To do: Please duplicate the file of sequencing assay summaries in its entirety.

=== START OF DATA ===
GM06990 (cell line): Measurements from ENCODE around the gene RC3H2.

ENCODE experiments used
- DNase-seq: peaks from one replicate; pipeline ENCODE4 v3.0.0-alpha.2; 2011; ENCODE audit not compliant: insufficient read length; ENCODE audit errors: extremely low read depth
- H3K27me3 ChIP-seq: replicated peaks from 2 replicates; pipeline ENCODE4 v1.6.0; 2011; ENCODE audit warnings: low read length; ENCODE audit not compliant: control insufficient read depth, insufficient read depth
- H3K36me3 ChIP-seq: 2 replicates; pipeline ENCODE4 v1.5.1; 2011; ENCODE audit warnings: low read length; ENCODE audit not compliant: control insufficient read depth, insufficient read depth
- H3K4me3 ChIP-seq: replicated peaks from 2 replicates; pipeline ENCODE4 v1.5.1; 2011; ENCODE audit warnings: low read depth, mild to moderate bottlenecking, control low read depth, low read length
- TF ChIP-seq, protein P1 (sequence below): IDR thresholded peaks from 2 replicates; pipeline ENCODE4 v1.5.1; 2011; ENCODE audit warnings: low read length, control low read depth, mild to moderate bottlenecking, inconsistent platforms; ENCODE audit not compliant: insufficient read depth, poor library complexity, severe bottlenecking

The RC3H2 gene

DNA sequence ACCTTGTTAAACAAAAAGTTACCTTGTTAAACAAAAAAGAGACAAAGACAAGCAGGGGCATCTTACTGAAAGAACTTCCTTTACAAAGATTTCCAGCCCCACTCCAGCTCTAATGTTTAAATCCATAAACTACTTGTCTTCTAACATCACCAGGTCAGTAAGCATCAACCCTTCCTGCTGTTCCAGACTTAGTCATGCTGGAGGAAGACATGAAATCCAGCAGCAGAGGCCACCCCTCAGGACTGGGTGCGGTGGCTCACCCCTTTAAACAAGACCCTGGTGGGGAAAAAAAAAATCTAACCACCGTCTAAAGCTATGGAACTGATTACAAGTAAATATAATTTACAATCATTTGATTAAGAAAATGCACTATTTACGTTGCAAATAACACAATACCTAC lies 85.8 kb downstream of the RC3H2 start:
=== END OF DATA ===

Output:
GM06990 (cell line): Measurements from ENCODE around the gene RC3H2.

ENCODE experiments used
- DNase-seq: peaks from one replicate; pipeline ENCODE4 v3.0.0-alpha.2; 2011; ENCODE audit not compliant: insufficient read length; ENCODE audit errors: extremely low read depth
- H3K27me3 ChIP-seq: replicated peaks from 2 replicates; pipeline ENCODE4 v1.6.0; 2011; ENCODE audit warnings: low read length; ENCODE audit not compliant: control insufficient read depth, insufficient read depth
- H3K36me3 ChIP-seq: 2 replicates; pipeline ENCODE4 v1.5.1; 2011; ENCODE audit warnings: low read length; ENCODE audit not compliant: control insufficient read depth, insufficient read depth
- H3K4me3 ChIP-seq: replicated peaks from 2 replicates; pipeline ENCODE4 v1.5.1; 2011; ENCODE audit warnings: low read depth, mild to moderate bottlenecking, control low read depth, low read length
- TF ChIP-seq, protein P1 (sequence below): IDR thresholded peaks from 2 replicates; pipeline ENCODE4 v1.5.1; 2011; ENCODE audit warnings: low read length, control low read depth, mild to moderate bottlenecking, inconsistent platforms; ENCODE audit not compliant: insufficient read depth, poor library complexity, severe bottlenecking

The RC3H2 gene

DNA sequence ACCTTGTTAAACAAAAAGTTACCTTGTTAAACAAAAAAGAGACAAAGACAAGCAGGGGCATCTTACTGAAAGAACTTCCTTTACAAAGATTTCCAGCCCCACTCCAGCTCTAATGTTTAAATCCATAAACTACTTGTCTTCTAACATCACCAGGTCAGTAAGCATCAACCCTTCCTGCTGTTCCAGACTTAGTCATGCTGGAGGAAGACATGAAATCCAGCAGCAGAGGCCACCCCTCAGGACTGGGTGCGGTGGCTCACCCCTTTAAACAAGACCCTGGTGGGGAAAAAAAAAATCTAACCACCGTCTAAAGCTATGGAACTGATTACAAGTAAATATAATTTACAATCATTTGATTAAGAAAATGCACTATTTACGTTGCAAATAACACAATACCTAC lies 85.8 kb downstream of the RC3H2 start: